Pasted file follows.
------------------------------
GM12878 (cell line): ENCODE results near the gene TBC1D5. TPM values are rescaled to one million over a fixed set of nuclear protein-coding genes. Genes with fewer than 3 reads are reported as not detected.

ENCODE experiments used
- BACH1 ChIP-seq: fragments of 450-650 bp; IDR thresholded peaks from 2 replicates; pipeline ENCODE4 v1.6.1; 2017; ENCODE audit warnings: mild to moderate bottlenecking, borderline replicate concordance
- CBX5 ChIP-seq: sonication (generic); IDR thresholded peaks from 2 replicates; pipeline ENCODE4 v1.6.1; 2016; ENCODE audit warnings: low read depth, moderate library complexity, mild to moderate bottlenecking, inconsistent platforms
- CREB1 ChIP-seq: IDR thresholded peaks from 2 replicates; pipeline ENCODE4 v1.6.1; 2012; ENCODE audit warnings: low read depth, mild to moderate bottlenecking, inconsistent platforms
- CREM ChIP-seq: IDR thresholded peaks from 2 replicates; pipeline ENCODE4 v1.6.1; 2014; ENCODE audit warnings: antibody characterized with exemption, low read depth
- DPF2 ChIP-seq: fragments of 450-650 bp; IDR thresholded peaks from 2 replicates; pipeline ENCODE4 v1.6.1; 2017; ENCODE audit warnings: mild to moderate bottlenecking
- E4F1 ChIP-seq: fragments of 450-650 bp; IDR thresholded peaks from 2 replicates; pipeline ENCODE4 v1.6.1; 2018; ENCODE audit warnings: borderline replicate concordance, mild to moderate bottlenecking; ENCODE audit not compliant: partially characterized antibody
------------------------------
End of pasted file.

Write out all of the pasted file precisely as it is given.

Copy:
GM12878 (cell line): ENCODE results near the gene TBC1D5. TPM values are rescaled to one million over a fixed set of nuclear protein-coding genes. Genes with fewer than 3 reads are reported as not detected.

ENCODE experiments used
- BACH1 ChIP-seq: fragments of 450-650 bp; IDR thresholded peaks from 2 replicates; pipeline ENCODE4 v1.6.1; 2017; ENCODE audit warnings: mild to moderate bottlenecking, borderline replicate concordance
- CBX5 ChIP-seq: sonication (generic); IDR thresholded peaks from 2 replicates; pipeline ENCODE4 v1.6.1; 2016; ENCODE audit warnings: low read depth, moderate library complexity, mild to moderate bottlenecking, inconsistent platforms
- CREB1 ChIP-seq: IDR thresholded peaks from 2 replicates; pipeline ENCODE4 v1.6.1; 2012; ENCODE audit warnings: low read depth, mild to moderate bottlenecking, inconsistent platforms
- CREM ChIP-seq: IDR thresholded peaks from 2 replicates; pipeline ENCODE4 v1.6.1; 2014; ENCODE audit warnings: antibody characterized with exemption, low read depth
- DPF2 ChIP-seq: fragments of 450-650 bp; IDR thresholded peaks from 2 replicates; pipeline ENCODE4 v1.6.1; 2017; ENCODE audit warnings: mild to moderate bottlenecking
- E4F1 ChIP-seq: fragments of 450-650 bp; IDR thresholded peaks from 2 replicates; pipeline ENCODE4 v1.6.1; 2018; ENCODE audit warnings: borderline replicate concordance, mild to moderate bottlenecking; ENCODE audit not compliant: partially characterized antibody